If none of the following apply then jump straight to Diabetes

What should I do now – If you have been anaemic, or have sickle cell disease or thalassaemia then get a blood test.

Being anaemic increases your risk for an operation by 2-3 times. Checking if you are still anaemic early on, and before the operation gives you time to treat it and bring it back to normal without transfusion or excess risk

Anaemia is where the level of blood someone has is low (also know as a low blood count) and often reflects poor diet, bleeding from somewhere including periods, or other illness

There are three distinct reasons to consider finding and management of pre – operative anaemia as important:

  1. Anaemia detected during surgical preparation may be due to previously undiscovered disease, e.g. cancer.

2. To reduce the chance of having a blood transfusion, thus reducing demand on blood donors and conserving blood supplies for those patients who need it most.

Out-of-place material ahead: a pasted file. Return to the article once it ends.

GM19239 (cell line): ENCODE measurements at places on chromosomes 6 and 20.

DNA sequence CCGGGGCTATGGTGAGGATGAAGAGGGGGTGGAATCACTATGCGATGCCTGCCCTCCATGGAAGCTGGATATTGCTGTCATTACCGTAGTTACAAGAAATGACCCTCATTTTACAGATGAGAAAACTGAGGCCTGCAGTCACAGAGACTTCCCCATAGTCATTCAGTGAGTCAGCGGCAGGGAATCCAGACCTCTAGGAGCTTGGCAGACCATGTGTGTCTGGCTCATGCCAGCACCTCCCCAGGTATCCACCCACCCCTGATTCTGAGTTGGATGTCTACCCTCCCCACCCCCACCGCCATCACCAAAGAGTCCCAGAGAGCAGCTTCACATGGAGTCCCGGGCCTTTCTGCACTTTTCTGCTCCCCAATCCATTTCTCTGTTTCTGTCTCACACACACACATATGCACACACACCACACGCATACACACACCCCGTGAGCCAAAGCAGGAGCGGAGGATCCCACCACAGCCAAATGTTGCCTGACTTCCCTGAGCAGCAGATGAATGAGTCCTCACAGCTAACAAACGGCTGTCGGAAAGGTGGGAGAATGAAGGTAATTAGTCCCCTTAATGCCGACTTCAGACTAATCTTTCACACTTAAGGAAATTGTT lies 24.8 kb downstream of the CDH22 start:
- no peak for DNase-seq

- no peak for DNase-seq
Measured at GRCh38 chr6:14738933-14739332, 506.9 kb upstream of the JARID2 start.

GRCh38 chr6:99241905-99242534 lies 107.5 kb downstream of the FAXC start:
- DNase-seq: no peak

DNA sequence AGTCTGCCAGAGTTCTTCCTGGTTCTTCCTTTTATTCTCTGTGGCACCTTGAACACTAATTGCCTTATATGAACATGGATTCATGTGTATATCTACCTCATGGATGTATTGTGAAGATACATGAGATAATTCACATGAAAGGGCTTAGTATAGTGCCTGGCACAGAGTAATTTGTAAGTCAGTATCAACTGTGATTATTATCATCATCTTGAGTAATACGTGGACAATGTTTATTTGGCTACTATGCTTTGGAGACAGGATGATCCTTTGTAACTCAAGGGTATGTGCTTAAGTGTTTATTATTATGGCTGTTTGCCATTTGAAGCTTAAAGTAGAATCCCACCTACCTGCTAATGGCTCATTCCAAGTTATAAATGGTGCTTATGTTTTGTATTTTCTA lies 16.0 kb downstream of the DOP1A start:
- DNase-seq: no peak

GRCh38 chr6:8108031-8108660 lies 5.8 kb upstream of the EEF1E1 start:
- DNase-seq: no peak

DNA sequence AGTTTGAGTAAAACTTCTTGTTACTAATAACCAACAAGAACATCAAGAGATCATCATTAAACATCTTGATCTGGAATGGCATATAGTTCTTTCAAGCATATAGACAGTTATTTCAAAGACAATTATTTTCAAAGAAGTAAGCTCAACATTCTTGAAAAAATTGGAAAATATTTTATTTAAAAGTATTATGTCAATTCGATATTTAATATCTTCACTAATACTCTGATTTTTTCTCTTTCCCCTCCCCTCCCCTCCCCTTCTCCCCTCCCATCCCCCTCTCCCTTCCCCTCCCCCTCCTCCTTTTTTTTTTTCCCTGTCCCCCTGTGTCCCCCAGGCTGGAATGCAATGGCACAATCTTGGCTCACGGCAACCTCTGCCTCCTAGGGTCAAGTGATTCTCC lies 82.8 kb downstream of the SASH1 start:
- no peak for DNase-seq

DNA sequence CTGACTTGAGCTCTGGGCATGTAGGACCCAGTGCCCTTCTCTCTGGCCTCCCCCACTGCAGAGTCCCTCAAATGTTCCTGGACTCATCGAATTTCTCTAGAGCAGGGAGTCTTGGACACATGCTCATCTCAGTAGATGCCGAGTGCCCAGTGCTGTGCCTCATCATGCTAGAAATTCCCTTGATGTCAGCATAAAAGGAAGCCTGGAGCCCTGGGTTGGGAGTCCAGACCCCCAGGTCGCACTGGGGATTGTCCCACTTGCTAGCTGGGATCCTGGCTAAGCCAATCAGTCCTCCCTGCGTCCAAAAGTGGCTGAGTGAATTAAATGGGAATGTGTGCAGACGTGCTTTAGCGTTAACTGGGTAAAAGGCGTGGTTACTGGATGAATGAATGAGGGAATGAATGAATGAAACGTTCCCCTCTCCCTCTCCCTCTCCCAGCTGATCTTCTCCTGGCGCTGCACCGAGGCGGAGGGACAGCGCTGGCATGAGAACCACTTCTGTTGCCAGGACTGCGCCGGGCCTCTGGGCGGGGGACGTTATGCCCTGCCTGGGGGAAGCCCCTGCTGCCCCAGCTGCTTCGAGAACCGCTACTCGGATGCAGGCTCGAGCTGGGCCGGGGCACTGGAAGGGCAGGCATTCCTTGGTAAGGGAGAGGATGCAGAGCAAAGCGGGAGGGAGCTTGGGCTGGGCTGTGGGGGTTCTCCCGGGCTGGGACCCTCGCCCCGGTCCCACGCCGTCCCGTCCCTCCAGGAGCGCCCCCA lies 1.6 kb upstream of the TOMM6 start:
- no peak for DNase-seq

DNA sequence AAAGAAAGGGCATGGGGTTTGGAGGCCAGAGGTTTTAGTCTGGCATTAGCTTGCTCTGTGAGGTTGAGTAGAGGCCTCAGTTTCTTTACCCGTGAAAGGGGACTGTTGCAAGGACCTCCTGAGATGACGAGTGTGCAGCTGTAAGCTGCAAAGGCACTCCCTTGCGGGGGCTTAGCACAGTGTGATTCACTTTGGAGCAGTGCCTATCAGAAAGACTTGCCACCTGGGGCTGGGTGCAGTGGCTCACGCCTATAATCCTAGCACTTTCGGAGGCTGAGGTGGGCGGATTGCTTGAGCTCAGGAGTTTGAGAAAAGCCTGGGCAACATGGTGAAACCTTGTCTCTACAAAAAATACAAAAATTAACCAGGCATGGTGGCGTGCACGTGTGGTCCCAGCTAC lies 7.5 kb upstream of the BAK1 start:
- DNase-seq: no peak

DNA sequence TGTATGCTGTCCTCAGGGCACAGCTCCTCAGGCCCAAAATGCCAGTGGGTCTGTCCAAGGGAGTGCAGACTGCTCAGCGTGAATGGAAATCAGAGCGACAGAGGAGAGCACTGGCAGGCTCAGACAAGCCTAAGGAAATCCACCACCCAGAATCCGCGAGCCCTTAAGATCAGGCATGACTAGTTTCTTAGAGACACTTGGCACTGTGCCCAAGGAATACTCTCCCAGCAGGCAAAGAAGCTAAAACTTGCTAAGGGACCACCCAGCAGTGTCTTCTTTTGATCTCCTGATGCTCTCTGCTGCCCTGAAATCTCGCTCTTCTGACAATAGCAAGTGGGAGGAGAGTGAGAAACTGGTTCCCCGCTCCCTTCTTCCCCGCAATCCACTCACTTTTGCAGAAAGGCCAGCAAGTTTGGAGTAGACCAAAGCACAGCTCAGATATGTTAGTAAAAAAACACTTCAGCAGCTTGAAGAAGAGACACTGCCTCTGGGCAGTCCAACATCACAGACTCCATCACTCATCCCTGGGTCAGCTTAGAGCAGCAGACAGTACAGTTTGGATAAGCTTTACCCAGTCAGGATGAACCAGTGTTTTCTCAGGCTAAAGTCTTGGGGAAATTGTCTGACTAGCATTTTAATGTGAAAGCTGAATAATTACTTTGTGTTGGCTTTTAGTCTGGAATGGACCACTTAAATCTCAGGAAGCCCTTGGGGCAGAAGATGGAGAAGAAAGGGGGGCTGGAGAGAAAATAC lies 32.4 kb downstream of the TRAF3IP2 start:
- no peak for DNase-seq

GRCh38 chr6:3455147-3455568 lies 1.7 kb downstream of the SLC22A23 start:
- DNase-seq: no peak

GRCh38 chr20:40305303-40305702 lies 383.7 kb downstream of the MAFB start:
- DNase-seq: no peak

3. To avoid unnecessarily exposing surgical patients to potential adverse effects of anaemia, transfusion or both.

Who to screen for anaemia

If you have a previous history of anaemia, or if you are anticipating Major Surgery (typically chest or abdominal surgery, or large joint  replacements such as hip and knee surgery), or if you are known to have a genetic blood disorder (e.g. sickle cell, thalassaemia) then an anaemia blood test at the time of referral could give you time for early treatment.  Minor surgery (to the skin, or limbs etc.) is unlikely to bleed enough to need routine blood tests for most people.


Nice recommends a FBC anaemia screen only for those undergoing Major Surgery (whatever your health) or for Intermediate Surgery (if you have disabling health problems such as COPD (chronic chest and breathing problems) or heart disease)

If you think this includes you then you can check with the surgery to see if you have a recent blood test for anaemia and arrange screening if indicated.  The form that you will find on the last page allows you to send an email message request to the surgery


Anaemia Evidence

If none of this apply then jump straight to Diabetes